Asian stock markets have recorded a relatively minor bounce following the announcement of the European €750 billion bailout package, as the region's investors realise the package just "moves debt around", says Alan Chua, portfolio manager for global equity management at Franklin Templeton in Singapore.

He echoes the view of many in the market by saying the package does not address the root cause of the problem. "Guaranteeing a bailout package for weaker countries simply means increasing debt in other countries," says Chua, and does not deal with the problem of profligacy.

"There will have to be a clamp down [on fiscal deficits] at some point and that will cause a lot of pain," he adds. "Until you get a proper resolution, a sustained rally is unlikely."

The deal boosted European markets earlier this week. The pan-European FTSE300 index jumped 7.4% on Monday, while Greek, Portuguese and Spanish markets enjoyed even bigger rises. Chua says the jump was expected, although he admits the magnitude was surprising.

Moreover, upside remains, but he is sceptical about the notion of rushing into false bargains. "Markets have been falling year-to-date, so the bounce was not surprising," he says. "But even given the size [of the increase], markets are still significantly off their highs."

However, the fact that currencies, particularly the euro, did not enjoy much of a gain this week suggests that investors continue to focus on the threat of contagion, something that also appeared to be reflected in the subsequent retreat in stock markets on Tuesday.

Others are also clear that more needs to be done. The coordinated action by the IMF and eurozone countries is good news, says Aberdeen Asset Management in a viewpoint note. "However, no one should be fooled into thinking it is the answer to the eurozone's fundamental woes, despite the positive response from investors," says the firm, adding that it does not address the issue of sustainability of public finances, given the level of budget deficits.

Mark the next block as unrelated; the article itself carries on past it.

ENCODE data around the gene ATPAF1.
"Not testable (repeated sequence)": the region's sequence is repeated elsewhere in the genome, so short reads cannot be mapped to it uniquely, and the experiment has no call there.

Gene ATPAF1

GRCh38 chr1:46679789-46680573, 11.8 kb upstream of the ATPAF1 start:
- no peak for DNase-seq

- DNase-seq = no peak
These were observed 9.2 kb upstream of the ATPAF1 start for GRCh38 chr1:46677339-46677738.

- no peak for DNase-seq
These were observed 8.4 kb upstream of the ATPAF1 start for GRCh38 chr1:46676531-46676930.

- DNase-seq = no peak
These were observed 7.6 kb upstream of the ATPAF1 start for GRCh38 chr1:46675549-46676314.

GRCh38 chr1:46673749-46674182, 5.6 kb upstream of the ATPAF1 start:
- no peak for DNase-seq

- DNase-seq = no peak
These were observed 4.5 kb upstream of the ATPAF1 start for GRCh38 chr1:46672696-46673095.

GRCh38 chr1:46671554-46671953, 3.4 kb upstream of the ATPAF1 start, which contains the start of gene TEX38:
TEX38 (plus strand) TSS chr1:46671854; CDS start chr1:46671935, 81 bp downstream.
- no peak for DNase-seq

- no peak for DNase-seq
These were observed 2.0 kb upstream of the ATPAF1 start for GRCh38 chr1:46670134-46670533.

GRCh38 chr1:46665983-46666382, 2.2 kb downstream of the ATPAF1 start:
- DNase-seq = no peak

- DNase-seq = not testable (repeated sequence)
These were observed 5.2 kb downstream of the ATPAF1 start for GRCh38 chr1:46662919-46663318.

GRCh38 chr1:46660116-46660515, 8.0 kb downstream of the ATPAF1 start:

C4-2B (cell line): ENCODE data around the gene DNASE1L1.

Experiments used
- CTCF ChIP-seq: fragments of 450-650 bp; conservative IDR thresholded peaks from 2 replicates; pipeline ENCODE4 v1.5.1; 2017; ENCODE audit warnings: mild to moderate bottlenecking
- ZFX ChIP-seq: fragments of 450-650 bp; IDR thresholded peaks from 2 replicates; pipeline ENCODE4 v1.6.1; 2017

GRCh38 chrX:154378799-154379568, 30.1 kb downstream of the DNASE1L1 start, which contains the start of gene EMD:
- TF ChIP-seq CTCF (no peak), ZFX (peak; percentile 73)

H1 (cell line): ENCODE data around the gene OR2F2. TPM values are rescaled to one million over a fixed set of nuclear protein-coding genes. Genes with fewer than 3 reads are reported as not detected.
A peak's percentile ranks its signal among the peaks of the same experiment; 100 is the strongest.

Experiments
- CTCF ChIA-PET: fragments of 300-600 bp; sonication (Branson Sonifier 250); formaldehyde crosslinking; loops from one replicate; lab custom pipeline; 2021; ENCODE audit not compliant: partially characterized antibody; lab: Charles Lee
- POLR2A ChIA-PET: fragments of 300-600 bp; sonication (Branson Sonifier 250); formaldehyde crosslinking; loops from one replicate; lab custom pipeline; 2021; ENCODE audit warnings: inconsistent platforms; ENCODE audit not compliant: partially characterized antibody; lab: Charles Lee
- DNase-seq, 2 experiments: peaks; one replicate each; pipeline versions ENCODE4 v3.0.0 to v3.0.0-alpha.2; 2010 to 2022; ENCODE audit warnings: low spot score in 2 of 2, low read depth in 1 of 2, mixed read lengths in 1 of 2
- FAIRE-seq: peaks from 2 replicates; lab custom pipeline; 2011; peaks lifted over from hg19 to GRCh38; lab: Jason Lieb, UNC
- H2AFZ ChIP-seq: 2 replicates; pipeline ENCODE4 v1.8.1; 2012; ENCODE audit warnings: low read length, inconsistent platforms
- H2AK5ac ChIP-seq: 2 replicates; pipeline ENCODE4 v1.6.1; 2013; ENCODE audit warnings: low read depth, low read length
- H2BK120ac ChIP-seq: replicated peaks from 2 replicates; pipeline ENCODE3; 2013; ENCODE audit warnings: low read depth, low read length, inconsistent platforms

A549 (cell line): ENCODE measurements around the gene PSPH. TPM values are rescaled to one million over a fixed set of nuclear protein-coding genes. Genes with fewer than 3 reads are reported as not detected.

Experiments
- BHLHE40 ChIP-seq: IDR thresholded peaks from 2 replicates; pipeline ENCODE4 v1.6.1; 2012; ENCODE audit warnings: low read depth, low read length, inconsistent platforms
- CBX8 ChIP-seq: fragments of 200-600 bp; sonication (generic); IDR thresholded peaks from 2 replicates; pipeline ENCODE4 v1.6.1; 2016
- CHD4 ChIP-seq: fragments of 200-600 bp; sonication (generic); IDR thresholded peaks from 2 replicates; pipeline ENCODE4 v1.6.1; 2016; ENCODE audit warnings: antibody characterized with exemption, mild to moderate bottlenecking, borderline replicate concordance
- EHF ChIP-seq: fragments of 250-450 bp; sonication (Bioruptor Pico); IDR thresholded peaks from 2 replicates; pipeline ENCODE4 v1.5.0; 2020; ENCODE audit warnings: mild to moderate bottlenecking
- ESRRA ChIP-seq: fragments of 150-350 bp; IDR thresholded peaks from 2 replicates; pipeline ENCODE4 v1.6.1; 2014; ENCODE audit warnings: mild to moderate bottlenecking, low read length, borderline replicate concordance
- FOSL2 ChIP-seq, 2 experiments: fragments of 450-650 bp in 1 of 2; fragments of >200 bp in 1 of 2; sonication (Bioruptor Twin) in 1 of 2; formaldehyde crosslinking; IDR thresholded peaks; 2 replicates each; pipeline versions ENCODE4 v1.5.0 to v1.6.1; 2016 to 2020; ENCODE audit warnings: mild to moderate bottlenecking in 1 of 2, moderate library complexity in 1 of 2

What, then, would Chua advise investors? "We advocate continued exposure to value," he says. "It has proven itself in the long run, although maybe not so much in the past year or so."

By buying cheaper stocks, investors remove a lot of downside risk, he says. As the markets have got cheaper, one should increase exposure to equities.

Chua also argues that equities are "a lot cheaper" than government bonds at present and that since interest rates can only go up from here, government bonds are "highly unlikely to outperform over the medium term".

In terms of specific sectors -- Chua focuses on sectors worldwide, rather than on country-specific investments, as is Franklin Templeton's traditional approach -- he favours pharmaceuticals, telecoms, IT and consumer discretionary stocks, such as auto, retail and media companies.

"We're heavily overweight pharmaceuticals, which have been de-rating over the past five years," he says. "They used to trade around 30 times P/E [price-to-earnings] ratios five or six years ago, but are now down to single-digit P/Es."

Telecoms stocks are now also in the single-digit P/Es, down from 20x at the height of the dotcom bubble. IT sector shares have also de-rated since the dotcom boom, and there has been massive underinvestment in the sector since then. "We're ripe for a cyclical bounce in IT investment at some point," says Chua.